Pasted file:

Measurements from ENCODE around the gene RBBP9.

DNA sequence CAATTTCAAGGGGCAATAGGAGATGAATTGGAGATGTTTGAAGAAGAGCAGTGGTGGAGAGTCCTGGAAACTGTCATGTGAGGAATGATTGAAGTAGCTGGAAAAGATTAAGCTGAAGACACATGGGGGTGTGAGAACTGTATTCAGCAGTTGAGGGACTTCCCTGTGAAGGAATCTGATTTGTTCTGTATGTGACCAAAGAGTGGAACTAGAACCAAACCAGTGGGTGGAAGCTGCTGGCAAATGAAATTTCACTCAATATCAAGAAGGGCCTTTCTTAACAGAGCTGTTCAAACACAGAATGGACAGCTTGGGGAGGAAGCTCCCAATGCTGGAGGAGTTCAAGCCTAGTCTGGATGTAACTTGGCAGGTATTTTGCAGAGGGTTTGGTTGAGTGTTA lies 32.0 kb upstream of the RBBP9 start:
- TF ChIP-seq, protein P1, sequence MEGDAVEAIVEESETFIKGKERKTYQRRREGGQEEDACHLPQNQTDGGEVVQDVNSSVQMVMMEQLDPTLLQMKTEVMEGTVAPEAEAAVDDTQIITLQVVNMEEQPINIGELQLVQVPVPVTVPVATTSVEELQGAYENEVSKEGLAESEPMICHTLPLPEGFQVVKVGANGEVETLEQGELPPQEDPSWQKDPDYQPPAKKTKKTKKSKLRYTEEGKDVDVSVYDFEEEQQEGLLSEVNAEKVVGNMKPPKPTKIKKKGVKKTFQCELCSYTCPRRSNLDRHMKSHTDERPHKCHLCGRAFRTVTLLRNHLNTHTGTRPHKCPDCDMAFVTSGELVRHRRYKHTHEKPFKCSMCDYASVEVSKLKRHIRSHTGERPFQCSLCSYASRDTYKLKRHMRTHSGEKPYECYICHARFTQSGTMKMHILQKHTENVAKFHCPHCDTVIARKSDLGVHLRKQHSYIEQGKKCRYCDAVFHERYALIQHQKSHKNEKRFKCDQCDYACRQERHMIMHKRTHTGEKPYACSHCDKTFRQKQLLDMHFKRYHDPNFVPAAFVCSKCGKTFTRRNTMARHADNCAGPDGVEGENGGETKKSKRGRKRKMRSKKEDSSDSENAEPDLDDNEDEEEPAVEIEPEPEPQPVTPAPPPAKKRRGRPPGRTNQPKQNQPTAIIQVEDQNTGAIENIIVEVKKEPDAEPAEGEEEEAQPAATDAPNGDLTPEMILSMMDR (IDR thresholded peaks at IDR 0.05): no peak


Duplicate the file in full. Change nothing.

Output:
Measurements from ENCODE around the gene RBBP9.

DNA sequence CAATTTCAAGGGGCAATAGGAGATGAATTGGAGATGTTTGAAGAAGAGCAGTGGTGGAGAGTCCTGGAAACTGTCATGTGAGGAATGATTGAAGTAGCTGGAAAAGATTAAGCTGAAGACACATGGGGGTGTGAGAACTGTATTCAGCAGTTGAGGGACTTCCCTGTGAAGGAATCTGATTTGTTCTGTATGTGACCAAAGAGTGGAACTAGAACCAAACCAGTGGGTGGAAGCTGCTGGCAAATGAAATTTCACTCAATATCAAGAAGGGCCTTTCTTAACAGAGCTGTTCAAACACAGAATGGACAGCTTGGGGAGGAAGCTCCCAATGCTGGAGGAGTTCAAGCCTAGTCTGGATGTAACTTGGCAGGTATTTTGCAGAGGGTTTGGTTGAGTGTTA lies 32.0 kb upstream of the RBBP9 start:
- TF ChIP-seq, protein P1, sequence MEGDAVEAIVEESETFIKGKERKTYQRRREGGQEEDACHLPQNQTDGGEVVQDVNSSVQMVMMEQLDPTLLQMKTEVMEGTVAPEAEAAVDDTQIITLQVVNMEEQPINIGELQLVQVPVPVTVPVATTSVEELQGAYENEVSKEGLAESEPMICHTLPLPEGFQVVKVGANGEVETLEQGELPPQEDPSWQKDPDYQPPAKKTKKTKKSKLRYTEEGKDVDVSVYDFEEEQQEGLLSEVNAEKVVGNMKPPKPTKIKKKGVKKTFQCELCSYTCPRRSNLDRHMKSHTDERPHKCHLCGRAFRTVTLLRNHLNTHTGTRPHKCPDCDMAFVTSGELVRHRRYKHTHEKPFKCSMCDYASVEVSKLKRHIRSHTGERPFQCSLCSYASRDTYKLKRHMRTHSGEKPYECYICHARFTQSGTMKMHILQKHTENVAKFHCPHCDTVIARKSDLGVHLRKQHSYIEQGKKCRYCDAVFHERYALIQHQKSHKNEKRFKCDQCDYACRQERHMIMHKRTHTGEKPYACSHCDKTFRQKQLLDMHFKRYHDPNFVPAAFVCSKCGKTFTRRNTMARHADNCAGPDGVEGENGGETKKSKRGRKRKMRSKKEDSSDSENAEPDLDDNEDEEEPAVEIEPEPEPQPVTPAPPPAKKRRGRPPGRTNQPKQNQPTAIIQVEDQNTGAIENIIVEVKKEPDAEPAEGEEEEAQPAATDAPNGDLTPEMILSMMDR (IDR thresholded peaks at IDR 0.05): no peak